Did you catch any of the final day’s play on the Old Course last Sunday? It was the denouement of the Alfred Dunhill Links Championship and while I was delighted that Frenchman Victor Perez procured his maiden professional win it was the pro-am team competition that really captured the imagination. The McIlroys, Rory and Dad Gerry, were in hot pursuit of Tommy Fleetwood and his amateur partner Ogden Phipps who set the clubhouse lead at 39 under par. Rory finished with six consecutive birdies, finally providing the support to Gerry’s stellar play, to tie the leaders. Family McIlroy had to settle for second, however, as the tiebreak was decided by the better professional score and Tommy had finished at 19 under to Rory’s 15.Still, it was a lovely 60th birthday present for Gerry. My interest was piqued, however, when Sky Sports’ Tim Barter asked Rory if the duo would play next year for Gerry’s 61st birthday. “I don’t have any real ambition to play again. I’m happy enough with what we’ve done,” came the reply.
I found that a little puzzling until I read later of the Ulsterman’s criticism of the European Tour course set-ups as being too easy. He stated: “…if the European Tour want to put forth a really good product the golf courses and set-ups need to be tougher.” He added: “There are no penalties for bad shots” and “I don’t feel like good golf is regarded as well as it could be.” He summed up his frustrations with this: “I’m honestly sick of coming back over to the European Tour, shooting 15 under par and finishing 30th.”
Well said, Rory! But I’d go further. It’s not the set-up of the courses that needs to change first. Rather, it’s time for a serious reining in of the equipment and time, I think, for a tournament ball for professional play. That’d be a good start. Why can’t each manufacturing company be charged with producing a ball that is defined by rigorous conditions which would primarily limit distance? That way the great courses can still be played as their designers intended without the need for adding ridiculous length.
It’s the prodigious distances that the modern professional hits the ball and the fact that many tournament venues require nothing more than a 9-iron second shot at par 4s that make many of the tests too easy. The artificial “tricking up” of some of our great venues, purely to increase the difficulties for the professionals, is not the answer.
So, that leads us to a word much reviled by the powers-that-be – bifurcation. This would mean accepting two sets of rules, one for the pros and one for the amateurs. Allow the amateurs to take advantage of all the technological advances there are with clubs and balls – but not the professionals. The advancement of today’s equipment makes it difficult for the really top players to separate themselves from the pack.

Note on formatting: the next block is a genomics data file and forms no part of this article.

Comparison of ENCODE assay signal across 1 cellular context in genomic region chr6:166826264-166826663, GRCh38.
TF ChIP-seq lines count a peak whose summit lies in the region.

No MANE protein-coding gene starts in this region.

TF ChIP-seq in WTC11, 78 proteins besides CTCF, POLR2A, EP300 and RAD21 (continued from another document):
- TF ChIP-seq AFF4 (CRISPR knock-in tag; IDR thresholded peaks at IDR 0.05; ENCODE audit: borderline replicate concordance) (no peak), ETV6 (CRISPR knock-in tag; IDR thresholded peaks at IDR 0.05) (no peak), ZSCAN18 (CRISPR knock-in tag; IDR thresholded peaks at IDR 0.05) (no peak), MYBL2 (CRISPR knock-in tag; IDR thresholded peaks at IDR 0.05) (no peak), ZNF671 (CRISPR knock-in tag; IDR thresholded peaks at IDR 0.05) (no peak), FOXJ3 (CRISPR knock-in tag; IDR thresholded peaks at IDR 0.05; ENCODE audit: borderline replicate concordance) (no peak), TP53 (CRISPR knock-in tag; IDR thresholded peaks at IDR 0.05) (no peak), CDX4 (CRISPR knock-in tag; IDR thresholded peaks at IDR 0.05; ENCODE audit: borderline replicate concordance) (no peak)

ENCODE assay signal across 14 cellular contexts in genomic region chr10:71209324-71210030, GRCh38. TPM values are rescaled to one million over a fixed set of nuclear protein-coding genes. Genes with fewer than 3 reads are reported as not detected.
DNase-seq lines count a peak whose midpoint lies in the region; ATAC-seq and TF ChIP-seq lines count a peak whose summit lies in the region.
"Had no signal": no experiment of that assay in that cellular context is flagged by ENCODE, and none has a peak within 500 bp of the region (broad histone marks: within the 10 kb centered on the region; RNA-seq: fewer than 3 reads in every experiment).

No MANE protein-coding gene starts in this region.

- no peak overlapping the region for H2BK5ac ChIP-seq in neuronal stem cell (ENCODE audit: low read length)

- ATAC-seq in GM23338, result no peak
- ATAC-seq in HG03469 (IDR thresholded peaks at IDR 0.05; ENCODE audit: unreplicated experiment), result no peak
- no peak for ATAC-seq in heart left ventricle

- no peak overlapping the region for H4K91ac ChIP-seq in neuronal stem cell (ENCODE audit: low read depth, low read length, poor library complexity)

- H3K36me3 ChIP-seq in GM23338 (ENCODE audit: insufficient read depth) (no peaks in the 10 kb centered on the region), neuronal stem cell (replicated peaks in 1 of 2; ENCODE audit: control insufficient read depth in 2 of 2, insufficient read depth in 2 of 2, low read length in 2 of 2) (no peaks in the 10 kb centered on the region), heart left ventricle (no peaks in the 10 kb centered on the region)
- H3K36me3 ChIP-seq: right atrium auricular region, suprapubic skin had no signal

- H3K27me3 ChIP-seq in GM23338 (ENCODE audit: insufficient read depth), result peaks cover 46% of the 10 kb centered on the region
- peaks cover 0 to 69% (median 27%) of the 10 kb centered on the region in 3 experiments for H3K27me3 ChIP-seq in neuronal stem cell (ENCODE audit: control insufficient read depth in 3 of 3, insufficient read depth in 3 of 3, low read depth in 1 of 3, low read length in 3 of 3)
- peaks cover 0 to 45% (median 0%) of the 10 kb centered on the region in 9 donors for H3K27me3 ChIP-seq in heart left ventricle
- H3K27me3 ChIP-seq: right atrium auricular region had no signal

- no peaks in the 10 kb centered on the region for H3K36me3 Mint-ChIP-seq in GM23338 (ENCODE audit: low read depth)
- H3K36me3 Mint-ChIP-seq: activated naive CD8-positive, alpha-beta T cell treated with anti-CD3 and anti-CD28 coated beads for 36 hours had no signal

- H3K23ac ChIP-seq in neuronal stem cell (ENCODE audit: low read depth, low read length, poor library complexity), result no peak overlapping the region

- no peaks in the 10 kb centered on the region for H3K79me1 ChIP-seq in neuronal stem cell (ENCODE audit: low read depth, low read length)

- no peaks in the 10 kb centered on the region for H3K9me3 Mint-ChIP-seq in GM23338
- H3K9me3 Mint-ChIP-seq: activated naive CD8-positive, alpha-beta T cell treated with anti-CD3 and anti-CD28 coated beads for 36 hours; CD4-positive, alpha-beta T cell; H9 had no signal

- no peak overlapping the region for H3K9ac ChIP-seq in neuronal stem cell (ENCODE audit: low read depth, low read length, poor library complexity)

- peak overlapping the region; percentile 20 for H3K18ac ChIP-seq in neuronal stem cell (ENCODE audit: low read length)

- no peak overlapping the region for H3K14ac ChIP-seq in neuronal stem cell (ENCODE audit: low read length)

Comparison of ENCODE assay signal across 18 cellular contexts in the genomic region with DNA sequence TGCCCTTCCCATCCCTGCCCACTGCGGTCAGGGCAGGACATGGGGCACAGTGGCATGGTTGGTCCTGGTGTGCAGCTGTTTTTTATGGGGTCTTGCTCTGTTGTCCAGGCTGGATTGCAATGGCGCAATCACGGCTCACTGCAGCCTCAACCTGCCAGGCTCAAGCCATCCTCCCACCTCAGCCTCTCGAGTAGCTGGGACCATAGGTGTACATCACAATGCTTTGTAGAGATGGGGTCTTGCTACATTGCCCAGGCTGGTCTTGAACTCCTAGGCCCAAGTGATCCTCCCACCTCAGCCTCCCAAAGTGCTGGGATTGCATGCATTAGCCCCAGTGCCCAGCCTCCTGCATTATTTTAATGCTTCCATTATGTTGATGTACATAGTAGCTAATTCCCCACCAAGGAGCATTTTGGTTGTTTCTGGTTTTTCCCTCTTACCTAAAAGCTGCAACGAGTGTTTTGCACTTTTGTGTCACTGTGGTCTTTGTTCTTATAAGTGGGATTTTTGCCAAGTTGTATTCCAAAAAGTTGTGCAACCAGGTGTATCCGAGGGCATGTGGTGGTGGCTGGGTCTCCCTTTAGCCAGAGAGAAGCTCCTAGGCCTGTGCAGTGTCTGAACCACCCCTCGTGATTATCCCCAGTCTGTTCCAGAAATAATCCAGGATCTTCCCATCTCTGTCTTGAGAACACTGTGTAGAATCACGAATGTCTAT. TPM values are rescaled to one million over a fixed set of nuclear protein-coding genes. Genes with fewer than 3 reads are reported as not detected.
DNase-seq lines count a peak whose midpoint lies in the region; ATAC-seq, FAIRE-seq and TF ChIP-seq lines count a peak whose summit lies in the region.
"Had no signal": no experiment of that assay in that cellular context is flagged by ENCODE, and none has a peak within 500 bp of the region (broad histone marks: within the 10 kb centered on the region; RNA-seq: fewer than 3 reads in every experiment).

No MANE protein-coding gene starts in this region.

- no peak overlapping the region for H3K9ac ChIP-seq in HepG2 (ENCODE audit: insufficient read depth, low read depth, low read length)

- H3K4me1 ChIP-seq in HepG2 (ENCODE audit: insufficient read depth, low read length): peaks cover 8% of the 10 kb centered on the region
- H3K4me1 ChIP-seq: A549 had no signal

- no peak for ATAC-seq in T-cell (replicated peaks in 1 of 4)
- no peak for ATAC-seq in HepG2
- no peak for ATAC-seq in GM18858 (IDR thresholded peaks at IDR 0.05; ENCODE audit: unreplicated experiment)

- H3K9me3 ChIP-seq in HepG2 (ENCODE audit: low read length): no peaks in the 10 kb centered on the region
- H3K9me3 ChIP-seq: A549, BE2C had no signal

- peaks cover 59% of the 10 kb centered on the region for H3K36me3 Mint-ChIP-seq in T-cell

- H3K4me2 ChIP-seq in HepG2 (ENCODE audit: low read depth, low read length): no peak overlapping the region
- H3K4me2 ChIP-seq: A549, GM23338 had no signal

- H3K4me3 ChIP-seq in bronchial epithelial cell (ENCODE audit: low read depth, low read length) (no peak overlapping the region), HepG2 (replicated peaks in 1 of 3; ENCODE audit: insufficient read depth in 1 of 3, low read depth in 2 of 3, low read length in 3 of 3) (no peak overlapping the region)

The supreme skills required to be a really good long-iron player or to have the ability to move the ball both ways are dying out due to the test the pros face on a weekly basis. The current recipe for success is hit it as hard and far as you can, be a good wedge player and have a good short game. That’s fine, but what happened to the skills of playing mid- and long-irons into par 4s and sometimes from straggly rough that gives the player a sporting chance? More searching than bomb-and-gouge from ankle deep stuff.
Strategy will play a bigger part too. The modern game is becoming boring to watch and rounds are taking forever, not least because of the courses being stretched to their limits. Rein back the equipment, limit the ball and the skills required will subtly alter, making the sport multi-dimensional and watchable again and our great courses will remain relevant. Bifurcation is not a dirty word, it’s a beautiful word.
Changing tack slightly, my great pal Mary McKenna and I were guests of Mo Richmond at her Ladies’ Captain’s Day and Dinner last week at Royal Liverpool. I didn’t realise that they had actually partnered each other in Curtis Cup foursomes many moons ago but I always knew they were two of the best amateurs that these islands have ever produced. They could each have made a success in the professional ranks but chose to follow other career paths and, according to them both, without any regrets whatsoever.
We were royally entertained and had a lovely evening swapping golfing stories and experiences with a very vibrant, jolly membership, some of whom we’d known for decades and some of whom we met for the first time that evening. I think I speak for everyone present when I say we could listen all night to Mary Mc, whose passion for the game is undimmed. These get-togethers are to be treasured and once again I found myself silently sending thanks to Mum and Dad for introducing me to the greatest game of all.